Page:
Predatory journals, or 'fake journals', take advantage of the open access publishing model, and the current pressure on academics to publish. Disguised as credible Open Access journals, they send emails to academics asking for submissions and promise a rapid peer review process. The peer review process is only rapid because it usually does not happen at all in these journals. Predatory journals usually publish everything they receive, which some academics have taken advantage of to expose them, e.g. the famous star wars paper.
If you receive an email from a journal that seems suspicious, there are a few warning signs you can look for:
Poor grammar and incorrect spelling (both on website and in the email)
The speed of peer review is too quick to be true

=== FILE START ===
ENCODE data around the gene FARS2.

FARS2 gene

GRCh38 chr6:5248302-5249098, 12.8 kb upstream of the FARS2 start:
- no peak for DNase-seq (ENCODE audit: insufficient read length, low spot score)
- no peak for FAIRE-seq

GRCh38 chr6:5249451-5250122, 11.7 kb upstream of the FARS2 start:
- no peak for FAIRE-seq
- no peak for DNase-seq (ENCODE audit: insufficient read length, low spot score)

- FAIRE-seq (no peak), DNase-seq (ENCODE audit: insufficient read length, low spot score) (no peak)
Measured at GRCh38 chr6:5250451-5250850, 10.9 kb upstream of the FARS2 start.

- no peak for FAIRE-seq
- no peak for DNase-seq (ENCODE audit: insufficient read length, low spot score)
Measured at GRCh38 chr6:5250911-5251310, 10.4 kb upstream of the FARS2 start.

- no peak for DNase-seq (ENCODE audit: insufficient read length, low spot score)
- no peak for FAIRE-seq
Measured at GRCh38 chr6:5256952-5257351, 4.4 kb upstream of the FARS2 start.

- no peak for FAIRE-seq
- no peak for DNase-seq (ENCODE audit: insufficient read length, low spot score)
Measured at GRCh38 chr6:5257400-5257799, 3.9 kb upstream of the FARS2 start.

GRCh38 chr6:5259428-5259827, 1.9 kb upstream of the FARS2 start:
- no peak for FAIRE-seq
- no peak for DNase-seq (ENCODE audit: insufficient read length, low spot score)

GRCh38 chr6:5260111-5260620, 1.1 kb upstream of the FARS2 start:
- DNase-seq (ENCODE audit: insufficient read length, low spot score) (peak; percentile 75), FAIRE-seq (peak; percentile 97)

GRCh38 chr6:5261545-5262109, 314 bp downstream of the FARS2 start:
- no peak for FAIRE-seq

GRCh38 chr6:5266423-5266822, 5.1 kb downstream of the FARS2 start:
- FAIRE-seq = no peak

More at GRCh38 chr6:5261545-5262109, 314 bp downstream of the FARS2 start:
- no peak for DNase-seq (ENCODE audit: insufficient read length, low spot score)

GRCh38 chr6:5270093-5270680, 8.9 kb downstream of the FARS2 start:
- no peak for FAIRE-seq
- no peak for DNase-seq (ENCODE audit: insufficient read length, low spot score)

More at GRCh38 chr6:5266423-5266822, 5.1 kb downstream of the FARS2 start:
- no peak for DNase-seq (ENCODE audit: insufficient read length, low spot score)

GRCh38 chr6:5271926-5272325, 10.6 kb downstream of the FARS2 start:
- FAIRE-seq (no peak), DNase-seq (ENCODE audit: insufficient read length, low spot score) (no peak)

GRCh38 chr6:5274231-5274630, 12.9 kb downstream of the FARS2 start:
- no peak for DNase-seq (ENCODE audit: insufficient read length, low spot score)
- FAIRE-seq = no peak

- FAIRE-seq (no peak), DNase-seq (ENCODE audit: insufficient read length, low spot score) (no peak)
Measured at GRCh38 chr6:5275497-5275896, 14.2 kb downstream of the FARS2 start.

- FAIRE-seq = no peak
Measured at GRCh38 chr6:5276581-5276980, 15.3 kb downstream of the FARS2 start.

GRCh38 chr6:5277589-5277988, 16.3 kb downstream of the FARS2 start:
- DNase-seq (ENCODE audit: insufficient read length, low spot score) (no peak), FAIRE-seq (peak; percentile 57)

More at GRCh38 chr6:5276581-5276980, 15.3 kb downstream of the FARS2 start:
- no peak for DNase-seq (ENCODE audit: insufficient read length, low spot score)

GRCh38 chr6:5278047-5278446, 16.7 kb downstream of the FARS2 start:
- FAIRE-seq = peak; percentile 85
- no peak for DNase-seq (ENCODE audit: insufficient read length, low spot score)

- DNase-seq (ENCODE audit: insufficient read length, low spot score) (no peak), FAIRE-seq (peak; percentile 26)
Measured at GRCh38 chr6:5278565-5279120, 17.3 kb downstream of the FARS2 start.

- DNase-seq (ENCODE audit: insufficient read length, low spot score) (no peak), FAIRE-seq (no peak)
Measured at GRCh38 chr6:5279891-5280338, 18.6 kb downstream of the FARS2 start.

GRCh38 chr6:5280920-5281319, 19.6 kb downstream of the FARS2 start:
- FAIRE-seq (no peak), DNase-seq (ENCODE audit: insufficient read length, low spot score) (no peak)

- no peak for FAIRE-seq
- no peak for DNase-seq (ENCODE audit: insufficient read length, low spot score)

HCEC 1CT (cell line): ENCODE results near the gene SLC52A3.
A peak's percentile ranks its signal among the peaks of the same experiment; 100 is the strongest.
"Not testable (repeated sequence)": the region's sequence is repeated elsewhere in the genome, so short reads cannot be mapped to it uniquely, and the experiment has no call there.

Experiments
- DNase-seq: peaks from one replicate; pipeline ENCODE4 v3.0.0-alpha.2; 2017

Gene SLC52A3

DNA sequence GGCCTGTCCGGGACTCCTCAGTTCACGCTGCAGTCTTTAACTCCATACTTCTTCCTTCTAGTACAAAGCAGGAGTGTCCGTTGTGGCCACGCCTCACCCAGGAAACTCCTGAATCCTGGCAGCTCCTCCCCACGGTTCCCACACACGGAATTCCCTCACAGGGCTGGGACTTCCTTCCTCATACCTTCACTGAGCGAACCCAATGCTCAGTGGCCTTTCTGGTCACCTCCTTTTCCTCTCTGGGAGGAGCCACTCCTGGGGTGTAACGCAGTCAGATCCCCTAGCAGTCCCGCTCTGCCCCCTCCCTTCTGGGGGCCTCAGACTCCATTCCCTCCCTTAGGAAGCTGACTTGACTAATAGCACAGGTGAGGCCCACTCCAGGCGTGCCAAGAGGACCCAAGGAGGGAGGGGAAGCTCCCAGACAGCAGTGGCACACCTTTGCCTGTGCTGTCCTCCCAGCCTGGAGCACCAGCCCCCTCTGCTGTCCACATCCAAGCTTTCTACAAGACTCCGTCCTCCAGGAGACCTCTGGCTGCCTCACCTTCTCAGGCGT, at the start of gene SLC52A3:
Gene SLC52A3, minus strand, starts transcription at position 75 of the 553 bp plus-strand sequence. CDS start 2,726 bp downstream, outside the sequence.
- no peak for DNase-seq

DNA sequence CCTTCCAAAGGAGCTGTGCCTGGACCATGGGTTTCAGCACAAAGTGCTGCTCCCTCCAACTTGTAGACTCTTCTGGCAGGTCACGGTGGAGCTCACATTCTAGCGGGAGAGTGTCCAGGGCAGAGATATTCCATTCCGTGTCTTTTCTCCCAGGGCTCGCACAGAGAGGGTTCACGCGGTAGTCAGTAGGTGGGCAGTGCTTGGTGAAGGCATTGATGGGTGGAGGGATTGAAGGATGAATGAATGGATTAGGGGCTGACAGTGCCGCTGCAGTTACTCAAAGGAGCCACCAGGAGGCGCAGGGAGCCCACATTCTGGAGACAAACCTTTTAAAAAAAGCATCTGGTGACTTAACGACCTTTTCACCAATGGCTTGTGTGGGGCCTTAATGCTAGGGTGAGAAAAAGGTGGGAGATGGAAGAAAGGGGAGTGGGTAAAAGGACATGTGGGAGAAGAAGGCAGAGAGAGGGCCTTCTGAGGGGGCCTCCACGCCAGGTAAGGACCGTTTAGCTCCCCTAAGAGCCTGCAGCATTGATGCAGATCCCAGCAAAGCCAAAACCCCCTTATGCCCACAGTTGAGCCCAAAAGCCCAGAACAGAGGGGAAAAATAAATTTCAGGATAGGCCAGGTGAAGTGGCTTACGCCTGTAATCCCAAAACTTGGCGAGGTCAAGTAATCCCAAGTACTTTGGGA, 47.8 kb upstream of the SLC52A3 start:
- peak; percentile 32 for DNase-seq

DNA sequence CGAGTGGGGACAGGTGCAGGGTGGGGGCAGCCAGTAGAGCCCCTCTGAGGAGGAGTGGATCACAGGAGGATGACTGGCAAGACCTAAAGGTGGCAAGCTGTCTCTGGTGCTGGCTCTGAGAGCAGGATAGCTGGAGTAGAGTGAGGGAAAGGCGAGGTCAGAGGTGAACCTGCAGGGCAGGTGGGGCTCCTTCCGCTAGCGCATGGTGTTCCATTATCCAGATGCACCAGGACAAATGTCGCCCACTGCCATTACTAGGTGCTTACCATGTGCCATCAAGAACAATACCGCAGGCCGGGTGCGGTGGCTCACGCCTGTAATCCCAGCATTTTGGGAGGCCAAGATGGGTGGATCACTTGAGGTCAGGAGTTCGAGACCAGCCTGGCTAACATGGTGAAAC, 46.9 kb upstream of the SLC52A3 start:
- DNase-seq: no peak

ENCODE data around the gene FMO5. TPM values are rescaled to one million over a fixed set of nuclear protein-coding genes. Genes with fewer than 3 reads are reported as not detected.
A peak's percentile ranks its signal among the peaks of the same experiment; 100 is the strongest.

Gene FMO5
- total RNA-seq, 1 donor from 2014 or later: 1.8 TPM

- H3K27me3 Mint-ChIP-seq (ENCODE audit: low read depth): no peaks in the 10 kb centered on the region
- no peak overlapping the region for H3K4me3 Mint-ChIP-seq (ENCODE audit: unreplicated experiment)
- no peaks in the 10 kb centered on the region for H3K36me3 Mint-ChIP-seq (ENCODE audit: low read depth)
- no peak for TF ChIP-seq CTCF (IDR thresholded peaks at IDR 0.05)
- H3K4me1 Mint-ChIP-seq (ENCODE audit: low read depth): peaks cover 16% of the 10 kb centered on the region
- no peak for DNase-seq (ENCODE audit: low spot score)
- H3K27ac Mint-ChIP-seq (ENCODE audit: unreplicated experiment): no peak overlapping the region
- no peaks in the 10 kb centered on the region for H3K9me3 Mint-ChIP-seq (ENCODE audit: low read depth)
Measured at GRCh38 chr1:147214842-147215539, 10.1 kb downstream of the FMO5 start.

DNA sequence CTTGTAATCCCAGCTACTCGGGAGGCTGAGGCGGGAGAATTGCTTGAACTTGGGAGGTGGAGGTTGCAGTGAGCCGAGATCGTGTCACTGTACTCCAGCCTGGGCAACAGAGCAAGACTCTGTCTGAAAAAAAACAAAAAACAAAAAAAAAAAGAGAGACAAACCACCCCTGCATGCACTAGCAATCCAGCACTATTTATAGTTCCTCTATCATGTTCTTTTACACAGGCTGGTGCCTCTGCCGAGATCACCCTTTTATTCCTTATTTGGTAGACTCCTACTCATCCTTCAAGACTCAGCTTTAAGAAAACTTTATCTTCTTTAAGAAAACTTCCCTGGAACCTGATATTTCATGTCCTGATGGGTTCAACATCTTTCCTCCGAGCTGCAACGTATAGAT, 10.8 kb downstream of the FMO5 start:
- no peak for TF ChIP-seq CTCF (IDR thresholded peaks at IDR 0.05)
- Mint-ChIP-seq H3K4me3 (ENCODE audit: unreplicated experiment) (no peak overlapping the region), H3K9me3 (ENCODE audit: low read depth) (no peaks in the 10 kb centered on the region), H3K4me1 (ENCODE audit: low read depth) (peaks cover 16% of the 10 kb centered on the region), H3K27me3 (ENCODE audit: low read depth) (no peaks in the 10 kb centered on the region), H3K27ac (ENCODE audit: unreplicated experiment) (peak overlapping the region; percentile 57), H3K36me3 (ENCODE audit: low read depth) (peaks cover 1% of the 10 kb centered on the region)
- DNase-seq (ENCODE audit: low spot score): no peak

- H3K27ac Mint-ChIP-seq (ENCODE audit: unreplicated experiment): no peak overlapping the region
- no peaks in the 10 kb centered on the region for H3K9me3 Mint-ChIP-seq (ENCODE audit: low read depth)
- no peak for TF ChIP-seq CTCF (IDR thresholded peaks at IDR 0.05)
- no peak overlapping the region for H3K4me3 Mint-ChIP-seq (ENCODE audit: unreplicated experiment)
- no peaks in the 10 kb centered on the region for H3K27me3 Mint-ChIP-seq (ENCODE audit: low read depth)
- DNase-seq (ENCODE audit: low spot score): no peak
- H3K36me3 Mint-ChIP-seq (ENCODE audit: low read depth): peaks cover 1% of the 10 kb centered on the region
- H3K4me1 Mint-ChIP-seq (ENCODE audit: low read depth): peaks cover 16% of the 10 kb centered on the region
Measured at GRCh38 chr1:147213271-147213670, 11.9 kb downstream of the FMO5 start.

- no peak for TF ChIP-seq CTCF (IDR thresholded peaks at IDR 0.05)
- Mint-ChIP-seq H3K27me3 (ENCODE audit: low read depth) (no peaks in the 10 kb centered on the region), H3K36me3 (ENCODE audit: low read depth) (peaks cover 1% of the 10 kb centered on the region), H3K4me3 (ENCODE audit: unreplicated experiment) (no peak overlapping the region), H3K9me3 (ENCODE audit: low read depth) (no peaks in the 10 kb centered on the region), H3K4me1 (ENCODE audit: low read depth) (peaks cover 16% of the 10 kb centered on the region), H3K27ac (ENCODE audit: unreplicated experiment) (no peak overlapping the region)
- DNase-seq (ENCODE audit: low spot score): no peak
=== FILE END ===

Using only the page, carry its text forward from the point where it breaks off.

Editorial board contains fake members, or members who don't know they are on the board
Scope of journal is too broad
Journal boasts about being on Google Scholar
No one in your field has ever heard about the journal before
If you are contacted by a journal you aren't sure of, you can use the following tools to check the credibility of the journal:
Think. Check. Submit. is another very helpful resource. This site provides checklists, tools, and practical resources to help researchers identify trusted journals.
If you are ever in doubt about the credibility of a journal, please do get in touch.